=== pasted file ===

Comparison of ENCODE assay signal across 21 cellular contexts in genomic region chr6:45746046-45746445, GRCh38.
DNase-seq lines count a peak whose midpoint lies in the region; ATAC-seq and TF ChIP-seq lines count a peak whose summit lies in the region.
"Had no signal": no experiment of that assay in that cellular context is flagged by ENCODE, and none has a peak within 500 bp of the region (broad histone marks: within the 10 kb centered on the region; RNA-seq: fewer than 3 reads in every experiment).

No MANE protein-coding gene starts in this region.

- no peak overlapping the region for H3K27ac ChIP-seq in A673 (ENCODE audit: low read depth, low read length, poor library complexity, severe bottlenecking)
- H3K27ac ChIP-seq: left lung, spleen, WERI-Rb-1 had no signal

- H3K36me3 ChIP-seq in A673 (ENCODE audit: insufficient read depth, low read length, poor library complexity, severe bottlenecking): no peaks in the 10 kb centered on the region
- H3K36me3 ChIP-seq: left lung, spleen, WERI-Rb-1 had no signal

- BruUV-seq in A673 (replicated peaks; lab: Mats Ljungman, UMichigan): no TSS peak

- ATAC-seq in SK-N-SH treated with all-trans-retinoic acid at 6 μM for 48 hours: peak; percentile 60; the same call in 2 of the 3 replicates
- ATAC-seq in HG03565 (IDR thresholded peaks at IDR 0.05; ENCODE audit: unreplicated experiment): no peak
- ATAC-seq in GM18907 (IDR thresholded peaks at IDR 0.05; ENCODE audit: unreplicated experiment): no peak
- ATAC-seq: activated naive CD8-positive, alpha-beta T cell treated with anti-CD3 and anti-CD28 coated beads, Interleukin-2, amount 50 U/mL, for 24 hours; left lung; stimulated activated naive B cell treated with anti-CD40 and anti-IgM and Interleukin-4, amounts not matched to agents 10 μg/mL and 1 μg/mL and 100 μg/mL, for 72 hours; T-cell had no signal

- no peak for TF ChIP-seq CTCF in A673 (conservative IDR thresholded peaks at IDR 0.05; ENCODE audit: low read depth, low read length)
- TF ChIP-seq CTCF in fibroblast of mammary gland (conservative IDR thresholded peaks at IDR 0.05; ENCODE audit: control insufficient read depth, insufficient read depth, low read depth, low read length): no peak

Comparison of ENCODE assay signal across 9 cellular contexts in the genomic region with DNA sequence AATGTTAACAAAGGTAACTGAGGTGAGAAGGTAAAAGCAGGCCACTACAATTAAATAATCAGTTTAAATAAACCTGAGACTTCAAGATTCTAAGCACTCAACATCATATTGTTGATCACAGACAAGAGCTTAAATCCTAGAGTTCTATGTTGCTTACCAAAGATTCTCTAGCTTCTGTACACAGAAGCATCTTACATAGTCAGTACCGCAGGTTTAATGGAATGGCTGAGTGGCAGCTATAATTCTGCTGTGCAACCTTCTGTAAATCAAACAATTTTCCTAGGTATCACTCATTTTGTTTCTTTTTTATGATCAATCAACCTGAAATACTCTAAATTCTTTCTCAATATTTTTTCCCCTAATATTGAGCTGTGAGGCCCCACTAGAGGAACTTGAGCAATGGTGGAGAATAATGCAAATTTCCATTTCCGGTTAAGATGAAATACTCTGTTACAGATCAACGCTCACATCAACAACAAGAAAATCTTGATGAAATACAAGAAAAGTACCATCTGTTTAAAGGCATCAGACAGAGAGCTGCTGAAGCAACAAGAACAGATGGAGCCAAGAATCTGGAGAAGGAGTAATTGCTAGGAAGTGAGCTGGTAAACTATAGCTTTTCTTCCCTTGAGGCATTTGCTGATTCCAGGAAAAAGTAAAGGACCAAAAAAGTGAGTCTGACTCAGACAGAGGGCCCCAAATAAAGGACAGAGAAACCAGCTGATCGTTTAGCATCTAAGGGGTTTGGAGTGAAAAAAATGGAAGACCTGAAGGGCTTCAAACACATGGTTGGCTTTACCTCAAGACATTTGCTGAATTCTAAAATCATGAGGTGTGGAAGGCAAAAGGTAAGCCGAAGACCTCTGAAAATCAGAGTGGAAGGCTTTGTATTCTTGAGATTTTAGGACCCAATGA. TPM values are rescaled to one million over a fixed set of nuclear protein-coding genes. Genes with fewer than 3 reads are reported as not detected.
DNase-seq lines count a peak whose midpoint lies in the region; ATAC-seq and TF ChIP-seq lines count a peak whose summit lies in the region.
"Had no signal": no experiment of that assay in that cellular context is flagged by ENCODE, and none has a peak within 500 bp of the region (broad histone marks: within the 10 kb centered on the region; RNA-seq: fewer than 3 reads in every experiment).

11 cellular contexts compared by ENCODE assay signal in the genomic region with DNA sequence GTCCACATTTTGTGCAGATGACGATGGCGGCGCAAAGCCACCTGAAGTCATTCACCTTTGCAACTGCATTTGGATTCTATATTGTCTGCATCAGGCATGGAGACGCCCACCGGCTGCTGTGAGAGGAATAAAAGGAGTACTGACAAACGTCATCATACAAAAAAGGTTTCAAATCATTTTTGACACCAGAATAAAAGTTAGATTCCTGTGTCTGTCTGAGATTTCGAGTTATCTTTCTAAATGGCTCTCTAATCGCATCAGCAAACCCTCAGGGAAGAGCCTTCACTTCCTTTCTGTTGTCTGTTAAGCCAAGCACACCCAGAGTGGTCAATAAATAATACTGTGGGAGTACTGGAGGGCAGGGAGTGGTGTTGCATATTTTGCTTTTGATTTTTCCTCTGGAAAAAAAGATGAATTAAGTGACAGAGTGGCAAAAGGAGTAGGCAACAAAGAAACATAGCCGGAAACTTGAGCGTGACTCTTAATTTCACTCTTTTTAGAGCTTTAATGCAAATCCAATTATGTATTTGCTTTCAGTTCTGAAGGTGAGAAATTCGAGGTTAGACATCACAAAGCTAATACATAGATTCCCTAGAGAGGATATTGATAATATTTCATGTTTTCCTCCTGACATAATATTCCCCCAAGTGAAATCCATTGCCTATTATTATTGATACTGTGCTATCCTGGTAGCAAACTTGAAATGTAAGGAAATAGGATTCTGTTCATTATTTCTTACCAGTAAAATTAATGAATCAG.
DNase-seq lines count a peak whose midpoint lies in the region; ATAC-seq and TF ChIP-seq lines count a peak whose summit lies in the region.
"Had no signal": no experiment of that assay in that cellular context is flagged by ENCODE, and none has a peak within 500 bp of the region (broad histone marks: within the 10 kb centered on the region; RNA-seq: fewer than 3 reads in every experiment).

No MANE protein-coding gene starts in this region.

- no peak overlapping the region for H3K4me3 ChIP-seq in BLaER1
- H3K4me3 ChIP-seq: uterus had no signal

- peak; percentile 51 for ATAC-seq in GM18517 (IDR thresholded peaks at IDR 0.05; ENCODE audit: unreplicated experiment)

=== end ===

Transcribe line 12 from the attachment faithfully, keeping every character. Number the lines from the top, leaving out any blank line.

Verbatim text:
- ATAC-seq in GM18907 (IDR thresholded peaks at IDR 0.05; ENCODE audit: unreplicated experiment): no peak